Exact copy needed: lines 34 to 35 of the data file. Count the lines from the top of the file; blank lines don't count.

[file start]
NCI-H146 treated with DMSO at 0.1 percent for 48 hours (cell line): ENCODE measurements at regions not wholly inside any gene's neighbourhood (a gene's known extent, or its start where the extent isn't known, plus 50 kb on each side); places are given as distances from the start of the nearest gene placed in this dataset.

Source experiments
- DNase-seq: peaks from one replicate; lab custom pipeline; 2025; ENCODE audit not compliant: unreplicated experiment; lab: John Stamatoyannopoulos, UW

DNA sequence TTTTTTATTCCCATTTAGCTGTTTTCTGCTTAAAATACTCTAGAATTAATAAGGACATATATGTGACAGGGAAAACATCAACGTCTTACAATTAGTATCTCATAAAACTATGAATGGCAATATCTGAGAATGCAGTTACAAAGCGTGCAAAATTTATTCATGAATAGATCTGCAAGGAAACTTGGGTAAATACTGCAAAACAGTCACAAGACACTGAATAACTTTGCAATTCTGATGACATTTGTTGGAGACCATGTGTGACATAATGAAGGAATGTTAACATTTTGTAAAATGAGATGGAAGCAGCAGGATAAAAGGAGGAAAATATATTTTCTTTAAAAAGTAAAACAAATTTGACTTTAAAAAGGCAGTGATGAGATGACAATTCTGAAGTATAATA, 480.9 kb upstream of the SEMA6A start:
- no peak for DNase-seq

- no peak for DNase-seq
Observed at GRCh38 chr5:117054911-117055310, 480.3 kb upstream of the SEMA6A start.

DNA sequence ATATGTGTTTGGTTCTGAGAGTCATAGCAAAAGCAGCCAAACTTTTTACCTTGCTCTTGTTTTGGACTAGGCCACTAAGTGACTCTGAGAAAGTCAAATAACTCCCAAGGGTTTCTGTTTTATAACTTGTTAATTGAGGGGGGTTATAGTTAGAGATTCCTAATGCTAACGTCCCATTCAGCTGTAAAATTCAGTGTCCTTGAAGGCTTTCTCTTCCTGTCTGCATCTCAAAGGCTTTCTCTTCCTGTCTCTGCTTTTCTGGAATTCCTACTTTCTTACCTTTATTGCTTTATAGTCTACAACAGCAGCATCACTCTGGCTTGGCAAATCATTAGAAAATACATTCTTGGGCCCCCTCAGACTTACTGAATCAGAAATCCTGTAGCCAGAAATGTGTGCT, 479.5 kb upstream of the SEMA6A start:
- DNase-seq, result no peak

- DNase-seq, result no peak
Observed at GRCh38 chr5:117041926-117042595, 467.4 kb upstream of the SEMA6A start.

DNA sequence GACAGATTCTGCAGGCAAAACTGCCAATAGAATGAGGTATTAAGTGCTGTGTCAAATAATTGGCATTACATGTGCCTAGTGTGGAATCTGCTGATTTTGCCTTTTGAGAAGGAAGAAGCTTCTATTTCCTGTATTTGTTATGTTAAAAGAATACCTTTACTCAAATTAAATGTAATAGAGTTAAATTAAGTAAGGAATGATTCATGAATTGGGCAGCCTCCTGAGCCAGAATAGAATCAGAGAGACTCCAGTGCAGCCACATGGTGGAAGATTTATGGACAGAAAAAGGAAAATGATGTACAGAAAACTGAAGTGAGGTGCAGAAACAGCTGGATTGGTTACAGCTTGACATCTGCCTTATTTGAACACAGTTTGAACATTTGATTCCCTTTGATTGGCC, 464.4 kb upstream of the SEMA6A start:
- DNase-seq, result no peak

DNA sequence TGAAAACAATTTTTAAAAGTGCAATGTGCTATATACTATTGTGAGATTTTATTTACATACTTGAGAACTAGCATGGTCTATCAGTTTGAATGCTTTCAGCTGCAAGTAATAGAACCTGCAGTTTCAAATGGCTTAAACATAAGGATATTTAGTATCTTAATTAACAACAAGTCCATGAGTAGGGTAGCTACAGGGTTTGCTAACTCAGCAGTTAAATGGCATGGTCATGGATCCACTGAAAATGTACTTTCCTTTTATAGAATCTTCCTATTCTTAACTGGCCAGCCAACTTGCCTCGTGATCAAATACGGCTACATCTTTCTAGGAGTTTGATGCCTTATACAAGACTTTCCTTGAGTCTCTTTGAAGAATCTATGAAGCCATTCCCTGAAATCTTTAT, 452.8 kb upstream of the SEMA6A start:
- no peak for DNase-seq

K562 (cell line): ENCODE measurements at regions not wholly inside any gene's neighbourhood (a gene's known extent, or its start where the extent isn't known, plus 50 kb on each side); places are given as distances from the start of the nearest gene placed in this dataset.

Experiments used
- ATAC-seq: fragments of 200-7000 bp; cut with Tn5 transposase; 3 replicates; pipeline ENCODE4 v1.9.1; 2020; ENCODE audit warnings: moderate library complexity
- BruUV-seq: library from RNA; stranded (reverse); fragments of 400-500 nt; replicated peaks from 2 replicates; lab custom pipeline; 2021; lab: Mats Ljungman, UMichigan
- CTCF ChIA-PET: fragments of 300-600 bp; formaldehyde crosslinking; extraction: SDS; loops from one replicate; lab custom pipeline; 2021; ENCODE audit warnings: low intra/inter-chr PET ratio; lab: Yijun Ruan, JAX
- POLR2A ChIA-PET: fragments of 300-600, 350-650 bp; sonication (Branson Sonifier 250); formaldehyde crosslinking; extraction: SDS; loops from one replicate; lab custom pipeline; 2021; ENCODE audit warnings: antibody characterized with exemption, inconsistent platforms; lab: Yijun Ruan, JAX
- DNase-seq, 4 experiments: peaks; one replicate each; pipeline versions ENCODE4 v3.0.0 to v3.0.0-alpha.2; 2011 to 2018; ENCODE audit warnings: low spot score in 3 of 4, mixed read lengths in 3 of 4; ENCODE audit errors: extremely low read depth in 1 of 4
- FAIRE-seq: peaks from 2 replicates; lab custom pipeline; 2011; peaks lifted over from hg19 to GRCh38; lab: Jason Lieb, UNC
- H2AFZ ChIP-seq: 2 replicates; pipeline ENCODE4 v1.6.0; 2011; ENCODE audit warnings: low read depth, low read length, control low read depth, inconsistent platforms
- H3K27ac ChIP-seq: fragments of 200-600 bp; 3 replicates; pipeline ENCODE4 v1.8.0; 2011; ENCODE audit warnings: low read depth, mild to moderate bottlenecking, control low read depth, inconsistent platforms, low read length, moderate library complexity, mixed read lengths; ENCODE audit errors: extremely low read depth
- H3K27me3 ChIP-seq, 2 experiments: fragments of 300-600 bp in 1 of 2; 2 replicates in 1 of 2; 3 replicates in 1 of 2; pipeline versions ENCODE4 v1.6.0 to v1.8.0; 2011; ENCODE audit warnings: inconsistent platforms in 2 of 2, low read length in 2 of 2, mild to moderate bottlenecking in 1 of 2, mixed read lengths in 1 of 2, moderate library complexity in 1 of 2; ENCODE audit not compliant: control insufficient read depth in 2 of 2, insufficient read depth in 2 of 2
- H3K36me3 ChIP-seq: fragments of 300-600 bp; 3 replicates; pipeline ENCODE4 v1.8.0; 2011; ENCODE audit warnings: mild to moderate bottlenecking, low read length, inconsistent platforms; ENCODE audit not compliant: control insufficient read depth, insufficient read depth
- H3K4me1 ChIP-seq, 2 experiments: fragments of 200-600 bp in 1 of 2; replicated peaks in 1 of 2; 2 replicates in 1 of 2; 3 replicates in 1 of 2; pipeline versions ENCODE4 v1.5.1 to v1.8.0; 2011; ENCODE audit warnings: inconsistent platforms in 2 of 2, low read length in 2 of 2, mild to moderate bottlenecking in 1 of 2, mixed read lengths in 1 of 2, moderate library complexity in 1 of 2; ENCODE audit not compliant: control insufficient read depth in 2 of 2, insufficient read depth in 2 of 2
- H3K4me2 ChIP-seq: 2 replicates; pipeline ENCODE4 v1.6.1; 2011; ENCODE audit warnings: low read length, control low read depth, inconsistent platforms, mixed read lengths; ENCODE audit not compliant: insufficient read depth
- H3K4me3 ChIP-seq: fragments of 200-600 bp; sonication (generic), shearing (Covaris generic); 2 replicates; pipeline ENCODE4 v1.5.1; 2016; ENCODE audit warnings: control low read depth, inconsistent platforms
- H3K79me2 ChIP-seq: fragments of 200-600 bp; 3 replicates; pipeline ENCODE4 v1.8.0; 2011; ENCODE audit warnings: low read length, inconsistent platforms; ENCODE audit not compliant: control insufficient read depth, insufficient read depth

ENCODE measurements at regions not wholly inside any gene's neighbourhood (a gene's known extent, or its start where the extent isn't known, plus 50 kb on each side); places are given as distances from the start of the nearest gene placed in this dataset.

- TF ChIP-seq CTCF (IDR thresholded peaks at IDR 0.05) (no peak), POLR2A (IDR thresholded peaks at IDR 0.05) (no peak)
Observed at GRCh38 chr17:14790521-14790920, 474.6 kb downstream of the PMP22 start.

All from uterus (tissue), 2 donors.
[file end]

Observed at GRCh38 chr17:14790521-14790920, 474.6 kb downstream of the PMP22 start.

All from uterus (tissue), 2 donors.